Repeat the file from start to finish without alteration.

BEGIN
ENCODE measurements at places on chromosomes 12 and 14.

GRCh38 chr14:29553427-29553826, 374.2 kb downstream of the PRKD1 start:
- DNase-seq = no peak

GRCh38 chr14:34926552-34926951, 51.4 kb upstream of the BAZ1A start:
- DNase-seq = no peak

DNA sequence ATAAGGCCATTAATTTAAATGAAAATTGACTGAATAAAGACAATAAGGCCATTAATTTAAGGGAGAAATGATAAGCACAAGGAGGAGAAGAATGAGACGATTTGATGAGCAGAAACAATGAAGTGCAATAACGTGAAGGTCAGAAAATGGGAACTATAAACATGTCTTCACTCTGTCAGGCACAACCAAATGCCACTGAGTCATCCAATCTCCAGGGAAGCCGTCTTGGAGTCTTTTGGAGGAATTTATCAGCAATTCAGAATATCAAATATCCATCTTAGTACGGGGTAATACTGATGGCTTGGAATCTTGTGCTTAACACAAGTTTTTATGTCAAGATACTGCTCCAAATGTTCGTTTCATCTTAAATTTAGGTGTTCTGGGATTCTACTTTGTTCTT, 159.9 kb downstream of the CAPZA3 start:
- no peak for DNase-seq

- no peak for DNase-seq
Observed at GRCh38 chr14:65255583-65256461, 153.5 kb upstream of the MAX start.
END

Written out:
ENCODE measurements at places on chromosomes 12 and 14.

GRCh38 chr14:29553427-29553826, 374.2 kb downstream of the PRKD1 start:
- DNase-seq = no peak

GRCh38 chr14:34926552-34926951, 51.4 kb upstream of the BAZ1A start:
- DNase-seq = no peak

DNA sequence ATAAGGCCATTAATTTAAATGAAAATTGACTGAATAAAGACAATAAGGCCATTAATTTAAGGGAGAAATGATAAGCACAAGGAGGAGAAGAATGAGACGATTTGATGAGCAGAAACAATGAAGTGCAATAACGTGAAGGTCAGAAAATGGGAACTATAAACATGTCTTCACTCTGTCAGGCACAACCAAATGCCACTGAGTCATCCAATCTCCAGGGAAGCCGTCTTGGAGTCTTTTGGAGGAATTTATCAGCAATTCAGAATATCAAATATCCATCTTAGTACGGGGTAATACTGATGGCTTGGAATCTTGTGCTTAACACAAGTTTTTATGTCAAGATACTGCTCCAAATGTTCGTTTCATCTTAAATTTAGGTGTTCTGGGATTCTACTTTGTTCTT, 159.9 kb downstream of the CAPZA3 start:
- no peak for DNase-seq

- no peak for DNase-seq
Observed at GRCh38 chr14:65255583-65256461, 153.5 kb upstream of the MAX start.